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BBC Three is dead: Long live BBC Three

BBC Three has finally been bumped off of TV schedules – only to be reincarnated in a new online-only form. 

As of today, those tuning in to where BBC Three used to exist will find nothing; if you want to watch the latest and greatest that BBC Three has to offer, you’ll need to point your browsers here to the BBC’s new Daily Drop page, a Tumblr-esque feed that populates with fresh content every day. 

On the new BBC Three homepage, there’s currently a handful of tags for things like comedy shows, documentaries and music as well as individual programmes like Cuckoo, Life and Death Row and the BBC’s online series One Click Away

If the site looks pretty embryonic – it does say ‘BETA’ next to the new BBC Three icon – there’s a reason for that. 

BBC Three is dead: Long live BBC Three

What’s coming up on BBC Three? 

Damian Kavanagh, digital controller for BBC Three, assures us that this is ‘just the start’ of the journey to reinvent BBC Three and we can expect a ton of new content throughout 2016. 

Available to watch now is episode one of the new series of CuckooThe Man Who Witnessed 219 Executions and The Dark Side Of Gaming which can be accessed through The Daily Drop and BBC Three’s YouTube channel. 

Coming up later in autumn is Doctor Who spin-off Class, written by Patrick Ness, author of A Monster Calls and the Chaos Walking series. 

University-based drama Clique, penned by Skins writer Jess Brittain, is also heading to BBC Three later this year alongside Murdered By My Father, a story about ‘honour’ killings in modern Britain that’s arriving on BBC Three in March. 

As well as this, a number of short films from Idris Elba’s Green Door Pictures, have been given the green light as has Stupid Man, Smart Phone which sees Russell Kane and a celebrity co-star dropped off somewhere in the world with only their wits and a mobile phone to help them. 

BBC Three is dead: Long live BBC Three

What if I can’t watch BBC Three because my Internet service is crap? 

The good news is that the BBC says ‘all long-form programmes’ that begin life on BBC Three will eventually end up on BBC One or BBC Two ‘at a later date’.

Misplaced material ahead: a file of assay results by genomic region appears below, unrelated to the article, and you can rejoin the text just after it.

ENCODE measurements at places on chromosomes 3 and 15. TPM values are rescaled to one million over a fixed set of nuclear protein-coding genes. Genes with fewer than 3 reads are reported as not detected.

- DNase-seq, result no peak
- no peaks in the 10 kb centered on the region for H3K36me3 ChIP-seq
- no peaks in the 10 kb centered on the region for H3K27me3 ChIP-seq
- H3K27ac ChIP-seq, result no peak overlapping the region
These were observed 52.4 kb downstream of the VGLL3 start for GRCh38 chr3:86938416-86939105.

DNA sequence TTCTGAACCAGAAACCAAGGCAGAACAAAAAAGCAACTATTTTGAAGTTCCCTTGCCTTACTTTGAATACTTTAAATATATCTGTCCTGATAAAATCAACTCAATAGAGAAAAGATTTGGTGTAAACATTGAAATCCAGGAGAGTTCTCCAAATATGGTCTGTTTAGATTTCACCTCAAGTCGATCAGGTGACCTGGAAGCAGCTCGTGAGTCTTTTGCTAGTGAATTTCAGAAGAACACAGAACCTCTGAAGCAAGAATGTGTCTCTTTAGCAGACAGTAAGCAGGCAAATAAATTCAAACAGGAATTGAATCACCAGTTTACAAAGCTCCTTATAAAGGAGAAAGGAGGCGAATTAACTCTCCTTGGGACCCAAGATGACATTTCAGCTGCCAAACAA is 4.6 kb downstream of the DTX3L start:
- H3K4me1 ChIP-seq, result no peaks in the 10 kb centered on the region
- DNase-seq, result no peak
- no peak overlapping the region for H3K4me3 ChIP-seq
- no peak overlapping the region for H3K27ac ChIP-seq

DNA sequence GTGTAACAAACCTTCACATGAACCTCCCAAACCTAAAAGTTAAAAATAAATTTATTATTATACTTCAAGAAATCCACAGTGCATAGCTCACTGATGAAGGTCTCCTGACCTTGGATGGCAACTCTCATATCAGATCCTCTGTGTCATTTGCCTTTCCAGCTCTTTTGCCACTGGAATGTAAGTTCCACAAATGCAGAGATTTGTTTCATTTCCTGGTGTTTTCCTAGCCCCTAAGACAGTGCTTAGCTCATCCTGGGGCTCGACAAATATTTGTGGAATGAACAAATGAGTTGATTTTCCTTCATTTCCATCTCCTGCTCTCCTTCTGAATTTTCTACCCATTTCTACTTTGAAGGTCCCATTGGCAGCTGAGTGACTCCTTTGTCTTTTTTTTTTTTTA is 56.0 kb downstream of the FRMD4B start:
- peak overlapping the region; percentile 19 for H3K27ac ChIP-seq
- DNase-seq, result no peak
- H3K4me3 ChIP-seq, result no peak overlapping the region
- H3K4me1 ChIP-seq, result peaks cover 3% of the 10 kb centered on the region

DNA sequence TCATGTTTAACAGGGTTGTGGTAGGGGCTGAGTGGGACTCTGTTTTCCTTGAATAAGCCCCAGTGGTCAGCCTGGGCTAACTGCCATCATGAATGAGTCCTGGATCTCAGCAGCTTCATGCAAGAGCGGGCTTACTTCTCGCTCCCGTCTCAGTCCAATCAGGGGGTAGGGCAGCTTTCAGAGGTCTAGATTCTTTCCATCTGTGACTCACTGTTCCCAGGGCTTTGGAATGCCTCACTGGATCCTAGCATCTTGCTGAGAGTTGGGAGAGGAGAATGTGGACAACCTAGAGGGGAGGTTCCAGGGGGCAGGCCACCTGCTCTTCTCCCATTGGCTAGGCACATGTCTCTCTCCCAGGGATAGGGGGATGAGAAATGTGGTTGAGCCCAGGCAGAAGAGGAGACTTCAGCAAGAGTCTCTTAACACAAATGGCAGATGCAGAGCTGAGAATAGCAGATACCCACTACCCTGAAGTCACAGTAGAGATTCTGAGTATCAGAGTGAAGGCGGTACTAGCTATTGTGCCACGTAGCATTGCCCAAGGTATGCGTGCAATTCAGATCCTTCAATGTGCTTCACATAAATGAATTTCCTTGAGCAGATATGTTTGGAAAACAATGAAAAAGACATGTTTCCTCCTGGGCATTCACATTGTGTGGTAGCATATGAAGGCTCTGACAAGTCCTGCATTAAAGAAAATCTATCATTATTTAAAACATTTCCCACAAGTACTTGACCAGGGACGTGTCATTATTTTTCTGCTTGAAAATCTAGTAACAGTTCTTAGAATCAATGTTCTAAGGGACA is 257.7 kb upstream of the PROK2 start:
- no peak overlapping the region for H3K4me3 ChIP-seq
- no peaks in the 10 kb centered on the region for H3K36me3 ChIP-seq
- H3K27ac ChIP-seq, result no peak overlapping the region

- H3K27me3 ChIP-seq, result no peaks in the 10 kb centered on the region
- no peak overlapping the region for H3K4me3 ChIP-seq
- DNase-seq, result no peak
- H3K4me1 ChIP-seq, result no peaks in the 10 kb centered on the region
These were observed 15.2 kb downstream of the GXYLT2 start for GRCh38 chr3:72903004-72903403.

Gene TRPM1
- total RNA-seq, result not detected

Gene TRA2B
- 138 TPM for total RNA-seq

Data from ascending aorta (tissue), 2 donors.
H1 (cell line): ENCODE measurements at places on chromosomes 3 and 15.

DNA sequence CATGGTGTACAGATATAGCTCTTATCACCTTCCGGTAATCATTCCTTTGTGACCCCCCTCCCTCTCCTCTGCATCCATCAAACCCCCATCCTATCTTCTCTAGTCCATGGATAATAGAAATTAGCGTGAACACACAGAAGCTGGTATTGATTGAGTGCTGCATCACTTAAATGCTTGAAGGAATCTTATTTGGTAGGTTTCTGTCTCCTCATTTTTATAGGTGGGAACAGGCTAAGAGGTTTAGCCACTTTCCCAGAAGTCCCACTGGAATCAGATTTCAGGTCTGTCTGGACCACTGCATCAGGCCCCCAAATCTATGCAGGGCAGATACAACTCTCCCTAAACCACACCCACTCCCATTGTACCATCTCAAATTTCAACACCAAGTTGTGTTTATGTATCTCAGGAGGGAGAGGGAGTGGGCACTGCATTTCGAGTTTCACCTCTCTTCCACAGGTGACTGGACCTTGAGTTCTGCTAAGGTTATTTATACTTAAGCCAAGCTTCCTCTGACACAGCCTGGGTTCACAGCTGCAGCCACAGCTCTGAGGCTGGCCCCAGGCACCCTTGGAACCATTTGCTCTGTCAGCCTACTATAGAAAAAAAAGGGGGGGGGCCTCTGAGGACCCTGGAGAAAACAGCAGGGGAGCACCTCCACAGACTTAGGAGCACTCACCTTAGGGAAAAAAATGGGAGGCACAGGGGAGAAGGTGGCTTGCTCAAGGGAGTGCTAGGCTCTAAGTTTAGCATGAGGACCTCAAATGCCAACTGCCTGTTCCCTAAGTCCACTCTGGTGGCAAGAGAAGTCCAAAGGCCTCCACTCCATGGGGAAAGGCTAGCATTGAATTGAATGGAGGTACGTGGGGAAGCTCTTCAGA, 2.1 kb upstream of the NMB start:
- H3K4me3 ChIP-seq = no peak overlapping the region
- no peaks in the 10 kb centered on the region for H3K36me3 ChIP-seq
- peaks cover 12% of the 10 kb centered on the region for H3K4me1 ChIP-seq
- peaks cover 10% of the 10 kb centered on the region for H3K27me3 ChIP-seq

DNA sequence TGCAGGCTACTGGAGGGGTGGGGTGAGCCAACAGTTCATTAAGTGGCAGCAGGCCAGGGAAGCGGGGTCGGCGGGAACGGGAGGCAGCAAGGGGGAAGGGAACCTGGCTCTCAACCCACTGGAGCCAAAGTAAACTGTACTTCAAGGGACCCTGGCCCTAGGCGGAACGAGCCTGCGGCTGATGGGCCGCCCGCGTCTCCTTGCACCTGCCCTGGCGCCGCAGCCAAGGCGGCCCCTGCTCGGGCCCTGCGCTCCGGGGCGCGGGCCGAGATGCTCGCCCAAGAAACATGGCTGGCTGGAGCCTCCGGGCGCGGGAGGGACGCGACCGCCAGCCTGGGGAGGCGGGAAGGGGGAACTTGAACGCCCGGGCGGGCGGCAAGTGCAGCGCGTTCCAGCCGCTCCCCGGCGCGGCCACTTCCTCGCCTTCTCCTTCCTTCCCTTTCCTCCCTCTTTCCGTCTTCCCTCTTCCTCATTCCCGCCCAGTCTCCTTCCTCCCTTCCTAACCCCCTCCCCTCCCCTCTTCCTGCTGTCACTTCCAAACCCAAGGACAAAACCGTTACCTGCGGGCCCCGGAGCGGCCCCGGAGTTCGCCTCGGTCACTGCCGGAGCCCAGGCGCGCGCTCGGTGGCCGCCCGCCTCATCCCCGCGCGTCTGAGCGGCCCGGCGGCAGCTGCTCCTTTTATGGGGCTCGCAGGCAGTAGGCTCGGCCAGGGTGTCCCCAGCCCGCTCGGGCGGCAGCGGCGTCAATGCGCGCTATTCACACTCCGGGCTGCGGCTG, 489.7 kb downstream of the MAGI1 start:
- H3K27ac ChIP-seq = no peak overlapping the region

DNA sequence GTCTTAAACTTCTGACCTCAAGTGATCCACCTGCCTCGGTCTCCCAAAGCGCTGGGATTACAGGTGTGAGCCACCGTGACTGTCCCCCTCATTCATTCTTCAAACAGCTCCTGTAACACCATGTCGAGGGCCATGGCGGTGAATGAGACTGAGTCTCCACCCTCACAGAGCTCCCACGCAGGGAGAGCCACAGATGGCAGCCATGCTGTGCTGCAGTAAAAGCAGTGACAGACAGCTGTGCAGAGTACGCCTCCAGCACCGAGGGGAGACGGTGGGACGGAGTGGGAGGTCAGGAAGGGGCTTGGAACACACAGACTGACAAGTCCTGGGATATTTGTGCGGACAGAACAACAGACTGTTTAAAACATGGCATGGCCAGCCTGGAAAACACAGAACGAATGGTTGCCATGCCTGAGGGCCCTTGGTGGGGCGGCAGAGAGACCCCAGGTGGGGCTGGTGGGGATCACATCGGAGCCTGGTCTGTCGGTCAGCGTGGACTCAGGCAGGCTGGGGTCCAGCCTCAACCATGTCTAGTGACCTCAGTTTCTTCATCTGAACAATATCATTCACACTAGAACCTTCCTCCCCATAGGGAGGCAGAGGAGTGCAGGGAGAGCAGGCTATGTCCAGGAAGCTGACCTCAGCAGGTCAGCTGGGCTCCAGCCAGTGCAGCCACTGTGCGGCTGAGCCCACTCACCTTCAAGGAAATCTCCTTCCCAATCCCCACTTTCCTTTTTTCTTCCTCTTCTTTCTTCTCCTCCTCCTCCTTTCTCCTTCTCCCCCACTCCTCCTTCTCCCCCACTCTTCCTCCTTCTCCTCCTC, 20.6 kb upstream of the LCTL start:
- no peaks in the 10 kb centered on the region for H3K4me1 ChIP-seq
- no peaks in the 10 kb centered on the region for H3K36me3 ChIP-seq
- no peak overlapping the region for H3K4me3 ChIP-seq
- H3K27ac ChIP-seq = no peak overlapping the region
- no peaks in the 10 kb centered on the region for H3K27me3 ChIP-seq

The bad news is that as this will happen on a show-by-show basis, there’s no telling when BBC Three content will make it on to the airwaves. It could be a matter of days, as is the case with Cuckoo, or it could be longer. Also, as this only applies to long-form content, shorter shows and one-offs – like those Green Door Pictures shorts – might never get the airing that they otherwise would have. 

That said, in recent years, the BBC has begun experimenting with more online-only pilots and news, so it’s arguable that short form content might never had made it to the airwaves in the first place. 

That’s unlikely to please those who can’t get a service that’s decent enough to handle that minimum 2Mbps required for BBC iPlayer and most streaming services to work reliably. 

Despite milions being spent on BDUK (Broadband Delivery for the UK) – a good chunk of which was licence fee money, ironically – the government has still failed to ensure that every home can access a basic 2Mbps service. 

And for people living off grid? Ofcom’s Communications Market Report from last year showed that while 80 per cent of UK folks are online, the majority of offline homes don’t intend to get connected anytime soon. Have fun with that, offline people! If you can even read this. 

Why has the BBC taken BBC Three off the air?

This transition has been a long time coming. In many ways, choosing to moving an entire channel online is simply a sign of the way things are going these days. While linear TV continues to rule the roost in terms of number of eyeballs wowed, people are increasingly turning to their phones, tablets and laptops in order to consume content outside the allocated broadcasting times. 

At the same time, if this was always the BBC intention for its third channel, then it’s also fair to say it’s been forced to accelerate those plans.

A five year real terms pay cut by the previous administration combined with eventually shouldering the cost of free licences for over 75s, courtesy of the current administration, means the BBC needs to save money. 


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